Venkatachalam Shunmugam, 08 August 2010

If the base rate rises, all things being equal, the exchange rate is expected to rise and bond prices to fall. This column argues that, during a financial crisis, such relationships between asset classes go haywire. When this happens, it says governments (including central banks) must provide strong signals to the market and make sure that they pick up the right signals from the market themselves.

Raghuram Rajan, 06 August 2010

Raghuram Rajan of the University of Chicago talks to Romesh Vaitilingam about his book 'Fault Lines', in which he outlines the deep systemic problems in the world economy that threaten further financial crises – high US inequality, patched over by easy credit; excessive stimulus to sustain job creation in times of downturn; and the choices of Germany, Japan and China to focus on export-led growth rather than domestic consumption. The interview was recorded in London in July 2010.

Joseph Gyourko, Yongheng Deng, Jing Wu, 28 July 2010

Reinhart and Rogoff’s recent influential study of financial crises finds a recurring root – the country’s property markets. This column argues that a similar housing bubble may be developing in China. Urgent research is needed to determine the risk of a full blown crisis.

Thomas Mayer, Michael Biggs, Andreas Pick, 14 May 2010

The observation that economies can recover from a crisis without the need for credit growth is known as a “Phoenix Miracle”. This column argues that this theory is based on an inappropriate comparison between GDP – a flow variable – and the stock of credit. If GDP is instead compared with the flow of credit, it is evident that GDP and credit recover simultaneously.

Marc Flandreau, Norbert Gaillard, Ugo Panizza, 18 April 2010

The global crisis is frequently compared to the Great Depression and the interwar debt crises. This column argues that, contrary to prevailing opinion, the interwar debt crisis had little to do with bankers’ conflicts of interest – intermediaries were in fact careful in selecting and placing sovereign bonds. Then, as now, public opinion may not be the best guide to policy.

Bruno Biais, Jean-Charles Rochet, Paul Woolley, 25 March 2010

How does economic theory need to adjust in light of the global financial crisis? This column presents a new insight on how innovation leads to rent capture, which in turn is a sign of a potential crisis. This stems from asymmetric information in the financial sector. To avoid a repeat of the crisis, policymakers need to increase transparency.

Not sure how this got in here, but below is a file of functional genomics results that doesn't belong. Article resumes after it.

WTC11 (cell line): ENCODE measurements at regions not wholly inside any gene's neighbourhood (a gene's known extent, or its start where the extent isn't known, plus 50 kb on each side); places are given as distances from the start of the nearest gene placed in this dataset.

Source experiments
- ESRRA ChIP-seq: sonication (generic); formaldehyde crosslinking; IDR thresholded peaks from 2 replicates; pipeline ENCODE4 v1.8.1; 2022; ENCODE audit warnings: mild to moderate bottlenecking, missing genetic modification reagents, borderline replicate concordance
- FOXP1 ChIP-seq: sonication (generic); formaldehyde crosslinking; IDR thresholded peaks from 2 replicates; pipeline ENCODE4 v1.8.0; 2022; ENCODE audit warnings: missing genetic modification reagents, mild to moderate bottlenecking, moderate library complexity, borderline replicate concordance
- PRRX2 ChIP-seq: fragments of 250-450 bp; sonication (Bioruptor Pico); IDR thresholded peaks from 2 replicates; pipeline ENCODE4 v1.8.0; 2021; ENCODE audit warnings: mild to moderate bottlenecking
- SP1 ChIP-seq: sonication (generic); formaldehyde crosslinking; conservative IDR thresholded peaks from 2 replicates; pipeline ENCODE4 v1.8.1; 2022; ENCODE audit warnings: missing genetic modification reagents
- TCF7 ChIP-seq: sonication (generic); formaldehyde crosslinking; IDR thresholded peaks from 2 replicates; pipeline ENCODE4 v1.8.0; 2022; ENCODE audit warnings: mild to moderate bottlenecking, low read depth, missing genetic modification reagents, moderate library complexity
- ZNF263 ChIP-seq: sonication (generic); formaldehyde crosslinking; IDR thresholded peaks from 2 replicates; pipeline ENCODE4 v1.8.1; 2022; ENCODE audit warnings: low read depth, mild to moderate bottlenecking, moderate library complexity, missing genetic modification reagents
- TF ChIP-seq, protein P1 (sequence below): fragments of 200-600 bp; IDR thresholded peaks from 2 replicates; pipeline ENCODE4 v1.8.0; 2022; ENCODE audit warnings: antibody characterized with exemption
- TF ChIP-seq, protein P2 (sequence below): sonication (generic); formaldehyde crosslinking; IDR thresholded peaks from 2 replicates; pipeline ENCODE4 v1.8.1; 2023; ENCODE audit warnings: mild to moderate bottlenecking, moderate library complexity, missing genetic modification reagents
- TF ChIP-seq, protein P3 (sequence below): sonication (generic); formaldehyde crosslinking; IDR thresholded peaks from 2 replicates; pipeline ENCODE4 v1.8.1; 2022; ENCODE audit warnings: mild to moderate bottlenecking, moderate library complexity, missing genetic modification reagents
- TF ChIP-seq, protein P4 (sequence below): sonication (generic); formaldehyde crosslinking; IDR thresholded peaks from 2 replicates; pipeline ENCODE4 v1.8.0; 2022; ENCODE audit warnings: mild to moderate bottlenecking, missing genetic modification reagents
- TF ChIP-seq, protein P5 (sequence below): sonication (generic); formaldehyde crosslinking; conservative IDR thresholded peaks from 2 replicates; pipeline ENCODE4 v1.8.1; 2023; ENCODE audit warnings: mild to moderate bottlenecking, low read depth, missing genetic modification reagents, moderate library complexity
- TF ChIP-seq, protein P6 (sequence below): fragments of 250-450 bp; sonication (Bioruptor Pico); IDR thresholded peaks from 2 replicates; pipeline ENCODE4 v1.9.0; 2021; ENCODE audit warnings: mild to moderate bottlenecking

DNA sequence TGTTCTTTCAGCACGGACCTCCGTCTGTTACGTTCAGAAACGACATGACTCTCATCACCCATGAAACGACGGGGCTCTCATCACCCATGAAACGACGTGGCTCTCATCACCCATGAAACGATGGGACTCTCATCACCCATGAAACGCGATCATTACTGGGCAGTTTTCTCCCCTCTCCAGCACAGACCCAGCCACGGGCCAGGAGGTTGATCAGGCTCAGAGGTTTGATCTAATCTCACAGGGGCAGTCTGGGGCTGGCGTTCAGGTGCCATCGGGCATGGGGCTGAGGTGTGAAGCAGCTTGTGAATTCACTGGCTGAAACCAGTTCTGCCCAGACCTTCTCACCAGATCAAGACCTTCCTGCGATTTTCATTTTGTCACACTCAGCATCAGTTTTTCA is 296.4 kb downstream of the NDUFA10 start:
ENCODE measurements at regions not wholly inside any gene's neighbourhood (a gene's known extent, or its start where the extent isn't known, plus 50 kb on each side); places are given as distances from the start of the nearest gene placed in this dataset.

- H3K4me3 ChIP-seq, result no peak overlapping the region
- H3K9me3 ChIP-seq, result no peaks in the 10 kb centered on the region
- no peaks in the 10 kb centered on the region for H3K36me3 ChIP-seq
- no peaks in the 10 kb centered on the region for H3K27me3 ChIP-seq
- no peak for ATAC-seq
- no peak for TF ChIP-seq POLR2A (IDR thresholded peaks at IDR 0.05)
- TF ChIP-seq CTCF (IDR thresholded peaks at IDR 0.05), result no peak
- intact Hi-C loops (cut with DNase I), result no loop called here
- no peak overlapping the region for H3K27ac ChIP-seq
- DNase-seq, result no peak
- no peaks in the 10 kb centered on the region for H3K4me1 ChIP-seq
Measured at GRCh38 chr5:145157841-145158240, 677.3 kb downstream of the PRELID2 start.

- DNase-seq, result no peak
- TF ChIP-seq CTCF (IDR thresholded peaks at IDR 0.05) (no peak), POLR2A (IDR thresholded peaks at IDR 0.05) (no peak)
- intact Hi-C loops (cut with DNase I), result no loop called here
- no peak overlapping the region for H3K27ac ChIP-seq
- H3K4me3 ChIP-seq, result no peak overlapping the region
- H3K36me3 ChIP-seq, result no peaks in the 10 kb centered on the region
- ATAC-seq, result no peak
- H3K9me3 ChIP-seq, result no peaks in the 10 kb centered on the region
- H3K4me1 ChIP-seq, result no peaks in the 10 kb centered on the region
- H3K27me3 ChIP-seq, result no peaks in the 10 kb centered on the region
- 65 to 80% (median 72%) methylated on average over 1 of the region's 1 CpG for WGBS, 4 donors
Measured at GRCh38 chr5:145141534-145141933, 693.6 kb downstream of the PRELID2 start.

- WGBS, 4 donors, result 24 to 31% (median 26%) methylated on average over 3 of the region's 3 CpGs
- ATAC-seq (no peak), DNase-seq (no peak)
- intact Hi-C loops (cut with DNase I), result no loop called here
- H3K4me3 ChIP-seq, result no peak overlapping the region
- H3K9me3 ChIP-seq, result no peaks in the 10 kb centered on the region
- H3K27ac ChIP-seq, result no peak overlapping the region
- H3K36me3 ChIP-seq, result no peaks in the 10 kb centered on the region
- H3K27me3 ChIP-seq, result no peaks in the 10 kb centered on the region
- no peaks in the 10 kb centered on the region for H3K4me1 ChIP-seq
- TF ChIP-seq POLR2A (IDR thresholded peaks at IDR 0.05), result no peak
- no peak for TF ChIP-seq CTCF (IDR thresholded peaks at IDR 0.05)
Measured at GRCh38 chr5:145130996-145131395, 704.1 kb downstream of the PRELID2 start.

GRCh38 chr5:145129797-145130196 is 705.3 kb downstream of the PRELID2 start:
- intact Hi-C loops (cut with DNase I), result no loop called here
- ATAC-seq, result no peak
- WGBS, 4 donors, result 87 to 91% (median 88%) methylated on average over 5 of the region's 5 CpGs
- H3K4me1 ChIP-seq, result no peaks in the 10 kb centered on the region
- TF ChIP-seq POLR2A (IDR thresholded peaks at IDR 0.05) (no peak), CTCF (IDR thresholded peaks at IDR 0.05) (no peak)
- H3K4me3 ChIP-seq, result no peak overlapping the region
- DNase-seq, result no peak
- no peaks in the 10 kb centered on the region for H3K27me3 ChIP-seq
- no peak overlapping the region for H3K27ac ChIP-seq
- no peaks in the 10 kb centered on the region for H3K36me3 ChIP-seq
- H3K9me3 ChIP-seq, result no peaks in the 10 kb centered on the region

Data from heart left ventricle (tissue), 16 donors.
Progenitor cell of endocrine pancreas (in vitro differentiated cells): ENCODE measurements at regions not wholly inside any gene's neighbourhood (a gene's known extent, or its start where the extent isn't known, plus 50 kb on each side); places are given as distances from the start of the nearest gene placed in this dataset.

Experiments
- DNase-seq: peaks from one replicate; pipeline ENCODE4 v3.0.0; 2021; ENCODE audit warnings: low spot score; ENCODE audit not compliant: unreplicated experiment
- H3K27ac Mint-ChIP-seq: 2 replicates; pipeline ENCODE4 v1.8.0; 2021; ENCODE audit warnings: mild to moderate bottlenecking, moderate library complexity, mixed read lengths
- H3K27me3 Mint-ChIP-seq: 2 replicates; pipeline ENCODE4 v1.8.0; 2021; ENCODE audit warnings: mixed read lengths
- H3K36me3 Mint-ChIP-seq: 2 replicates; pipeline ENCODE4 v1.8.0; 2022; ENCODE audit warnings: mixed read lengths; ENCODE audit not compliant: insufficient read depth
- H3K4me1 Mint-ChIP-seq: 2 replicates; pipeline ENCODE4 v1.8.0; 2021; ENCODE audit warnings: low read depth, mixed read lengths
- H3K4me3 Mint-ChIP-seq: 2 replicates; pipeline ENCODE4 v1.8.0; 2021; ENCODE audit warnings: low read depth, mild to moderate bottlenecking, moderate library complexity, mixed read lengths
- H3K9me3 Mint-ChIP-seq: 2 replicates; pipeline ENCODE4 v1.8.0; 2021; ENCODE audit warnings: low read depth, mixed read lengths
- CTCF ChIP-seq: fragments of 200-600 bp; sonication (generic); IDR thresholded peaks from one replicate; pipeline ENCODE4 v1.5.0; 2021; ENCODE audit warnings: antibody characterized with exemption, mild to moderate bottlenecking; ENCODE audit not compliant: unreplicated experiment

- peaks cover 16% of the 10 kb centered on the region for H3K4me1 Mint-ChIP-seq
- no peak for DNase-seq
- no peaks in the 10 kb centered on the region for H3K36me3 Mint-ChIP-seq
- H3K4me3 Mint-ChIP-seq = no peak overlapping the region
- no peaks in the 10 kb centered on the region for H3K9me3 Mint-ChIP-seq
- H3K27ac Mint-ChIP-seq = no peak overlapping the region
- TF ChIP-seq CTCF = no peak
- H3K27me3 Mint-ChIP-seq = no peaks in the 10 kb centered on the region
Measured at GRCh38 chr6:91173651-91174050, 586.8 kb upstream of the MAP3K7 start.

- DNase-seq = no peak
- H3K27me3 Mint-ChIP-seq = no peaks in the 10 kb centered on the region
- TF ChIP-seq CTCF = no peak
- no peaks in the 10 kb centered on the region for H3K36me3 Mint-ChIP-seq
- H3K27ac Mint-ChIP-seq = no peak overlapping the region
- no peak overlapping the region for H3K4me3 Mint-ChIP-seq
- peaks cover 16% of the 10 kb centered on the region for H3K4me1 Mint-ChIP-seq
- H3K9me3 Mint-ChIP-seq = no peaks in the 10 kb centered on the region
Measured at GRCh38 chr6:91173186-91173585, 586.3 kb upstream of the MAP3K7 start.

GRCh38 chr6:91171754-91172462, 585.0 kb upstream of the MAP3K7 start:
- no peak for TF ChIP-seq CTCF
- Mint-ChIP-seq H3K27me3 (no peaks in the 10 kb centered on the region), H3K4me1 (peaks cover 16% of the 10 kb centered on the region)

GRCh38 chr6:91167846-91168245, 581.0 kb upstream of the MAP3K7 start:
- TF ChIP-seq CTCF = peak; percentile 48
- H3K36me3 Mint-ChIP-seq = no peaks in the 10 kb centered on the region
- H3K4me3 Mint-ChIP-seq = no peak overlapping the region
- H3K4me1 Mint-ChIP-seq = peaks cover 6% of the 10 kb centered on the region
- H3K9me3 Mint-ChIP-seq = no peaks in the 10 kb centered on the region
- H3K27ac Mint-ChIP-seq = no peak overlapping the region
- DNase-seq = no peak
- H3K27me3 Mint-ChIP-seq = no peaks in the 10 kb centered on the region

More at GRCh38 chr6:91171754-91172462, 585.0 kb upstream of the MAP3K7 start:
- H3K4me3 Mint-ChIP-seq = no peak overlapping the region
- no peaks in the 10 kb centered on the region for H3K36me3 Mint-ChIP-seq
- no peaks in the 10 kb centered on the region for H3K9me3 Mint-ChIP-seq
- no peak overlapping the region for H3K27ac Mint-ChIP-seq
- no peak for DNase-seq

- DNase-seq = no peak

Richard Levich, Momtchil Pojarliev, 29 January 2010

Regulators understand the potential threat of crowded trades, but they also recognise the difficulty of tracking them. This column suggests a new approach for regulators to monitor crowdedness of selected trades. Fund managers and financial regulators could use data on crowdedness to assess the risk that a financial market may enter an asset bubble.

Mary Amiti, David Weinstein, 23 December 2009

Can the drying up of trade finance help explain the recent collapse in exports relative to output? This column looks at the effect that trade finance had on exports during the 1990s Japanese financial crisis using firm-level data. It suggests that the direct effect of declining bank health on exports caused at least a third of the decline in Japan’s exports at the time.

Stephen Cecchetti, Marion Kohler, Christian Upper, 28 October 2009

Is the current turmoil unique? This column examines three decades of financial crises and says that it stands out. But the variation in past experiences suggests that the major economies may regain their pre-crisis levels of output by the second half of 2010.

Marcus Miller, 03 October 2009

A bursting economy-wide asset bubble could be the economic equivalent of a collapsing supernova – the “black hole” of mass insolvency threatening to swallow whole sectors of an over-leveraged economy. This column outlines the role for government rescues in response to a vicious deleveraging spiral, though they raise moral hazard concerns.